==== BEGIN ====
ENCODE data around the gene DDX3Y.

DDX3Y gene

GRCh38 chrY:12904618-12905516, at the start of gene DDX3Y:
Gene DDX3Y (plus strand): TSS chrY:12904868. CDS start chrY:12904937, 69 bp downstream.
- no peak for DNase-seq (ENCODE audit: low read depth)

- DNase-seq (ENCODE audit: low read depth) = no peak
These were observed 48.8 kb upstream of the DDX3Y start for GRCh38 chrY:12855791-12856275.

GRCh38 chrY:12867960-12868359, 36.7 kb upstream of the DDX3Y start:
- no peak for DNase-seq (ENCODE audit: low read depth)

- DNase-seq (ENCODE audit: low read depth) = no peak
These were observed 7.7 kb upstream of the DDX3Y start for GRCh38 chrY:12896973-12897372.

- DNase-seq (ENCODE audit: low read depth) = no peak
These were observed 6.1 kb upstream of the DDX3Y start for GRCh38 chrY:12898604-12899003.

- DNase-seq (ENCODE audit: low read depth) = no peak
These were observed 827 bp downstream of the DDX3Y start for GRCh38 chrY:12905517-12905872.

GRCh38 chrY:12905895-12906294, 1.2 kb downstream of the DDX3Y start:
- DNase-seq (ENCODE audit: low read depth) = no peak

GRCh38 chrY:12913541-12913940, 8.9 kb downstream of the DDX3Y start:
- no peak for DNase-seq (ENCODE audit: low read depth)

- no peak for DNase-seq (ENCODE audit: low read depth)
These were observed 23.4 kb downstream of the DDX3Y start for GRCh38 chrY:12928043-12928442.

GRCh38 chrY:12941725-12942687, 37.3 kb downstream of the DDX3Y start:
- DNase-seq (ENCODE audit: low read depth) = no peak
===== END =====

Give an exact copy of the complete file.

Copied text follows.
ENCODE data around the gene DDX3Y.

DDX3Y gene

GRCh38 chrY:12904618-12905516, at the start of gene DDX3Y:
Gene DDX3Y (plus strand): TSS chrY:12904868. CDS start chrY:12904937, 69 bp downstream.
- no peak for DNase-seq (ENCODE audit: low read depth)

- DNase-seq (ENCODE audit: low read depth) = no peak
These were observed 48.8 kb upstream of the DDX3Y start for GRCh38 chrY:12855791-12856275.

GRCh38 chrY:12867960-12868359, 36.7 kb upstream of the DDX3Y start:
- no peak for DNase-seq (ENCODE audit: low read depth)

- DNase-seq (ENCODE audit: low read depth) = no peak
These were observed 7.7 kb upstream of the DDX3Y start for GRCh38 chrY:12896973-12897372.

- DNase-seq (ENCODE audit: low read depth) = no peak
These were observed 6.1 kb upstream of the DDX3Y start for GRCh38 chrY:12898604-12899003.

- DNase-seq (ENCODE audit: low read depth) = no peak
These were observed 827 bp downstream of the DDX3Y start for GRCh38 chrY:12905517-12905872.

GRCh38 chrY:12905895-12906294, 1.2 kb downstream of the DDX3Y start:
- DNase-seq (ENCODE audit: low read depth) = no peak

GRCh38 chrY:12913541-12913940, 8.9 kb downstream of the DDX3Y start:
- no peak for DNase-seq (ENCODE audit: low read depth)

- no peak for DNase-seq (ENCODE audit: low read depth)
These were observed 23.4 kb downstream of the DDX3Y start for GRCh38 chrY:12928043-12928442.

GRCh38 chrY:12941725-12942687, 37.3 kb downstream of the DDX3Y start:
- DNase-seq (ENCODE audit: low read depth) = no peak